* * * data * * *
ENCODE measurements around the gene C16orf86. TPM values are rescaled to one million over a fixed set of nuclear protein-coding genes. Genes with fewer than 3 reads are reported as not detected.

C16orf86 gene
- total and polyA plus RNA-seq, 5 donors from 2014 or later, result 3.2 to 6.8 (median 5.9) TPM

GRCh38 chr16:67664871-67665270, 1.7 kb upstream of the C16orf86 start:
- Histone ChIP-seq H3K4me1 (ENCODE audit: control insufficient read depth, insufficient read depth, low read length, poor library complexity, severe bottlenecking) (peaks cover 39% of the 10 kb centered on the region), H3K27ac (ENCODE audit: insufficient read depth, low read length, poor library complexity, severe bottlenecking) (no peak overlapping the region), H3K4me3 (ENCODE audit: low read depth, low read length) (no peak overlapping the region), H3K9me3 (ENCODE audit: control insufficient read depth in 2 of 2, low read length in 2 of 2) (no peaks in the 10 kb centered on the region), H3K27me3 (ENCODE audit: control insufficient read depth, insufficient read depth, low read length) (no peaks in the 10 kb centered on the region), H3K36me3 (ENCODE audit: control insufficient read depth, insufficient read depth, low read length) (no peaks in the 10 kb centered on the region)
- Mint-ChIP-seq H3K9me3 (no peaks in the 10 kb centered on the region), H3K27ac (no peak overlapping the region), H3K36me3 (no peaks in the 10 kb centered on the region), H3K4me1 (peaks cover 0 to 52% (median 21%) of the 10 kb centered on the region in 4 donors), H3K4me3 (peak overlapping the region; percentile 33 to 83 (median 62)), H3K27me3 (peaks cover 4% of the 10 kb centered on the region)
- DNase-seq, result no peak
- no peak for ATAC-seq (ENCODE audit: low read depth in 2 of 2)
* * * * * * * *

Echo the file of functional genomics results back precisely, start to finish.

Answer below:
ENCODE measurements around the gene C16orf86. TPM values are rescaled to one million over a fixed set of nuclear protein-coding genes. Genes with fewer than 3 reads are reported as not detected.

C16orf86 gene
- total and polyA plus RNA-seq, 5 donors from 2014 or later, result 3.2 to 6.8 (median 5.9) TPM

GRCh38 chr16:67664871-67665270, 1.7 kb upstream of the C16orf86 start:
- Histone ChIP-seq H3K4me1 (ENCODE audit: control insufficient read depth, insufficient read depth, low read length, poor library complexity, severe bottlenecking) (peaks cover 39% of the 10 kb centered on the region), H3K27ac (ENCODE audit: insufficient read depth, low read length, poor library complexity, severe bottlenecking) (no peak overlapping the region), H3K4me3 (ENCODE audit: low read depth, low read length) (no peak overlapping the region), H3K9me3 (ENCODE audit: control insufficient read depth in 2 of 2, low read length in 2 of 2) (no peaks in the 10 kb centered on the region), H3K27me3 (ENCODE audit: control insufficient read depth, insufficient read depth, low read length) (no peaks in the 10 kb centered on the region), H3K36me3 (ENCODE audit: control insufficient read depth, insufficient read depth, low read length) (no peaks in the 10 kb centered on the region)
- Mint-ChIP-seq H3K9me3 (no peaks in the 10 kb centered on the region), H3K27ac (no peak overlapping the region), H3K36me3 (no peaks in the 10 kb centered on the region), H3K4me1 (peaks cover 0 to 52% (median 21%) of the 10 kb centered on the region in 4 donors), H3K4me3 (peak overlapping the region; percentile 33 to 83 (median 62)), H3K27me3 (peaks cover 4% of the 10 kb centered on the region)
- DNase-seq, result no peak
- no peak for ATAC-seq (ENCODE audit: low read depth in 2 of 2)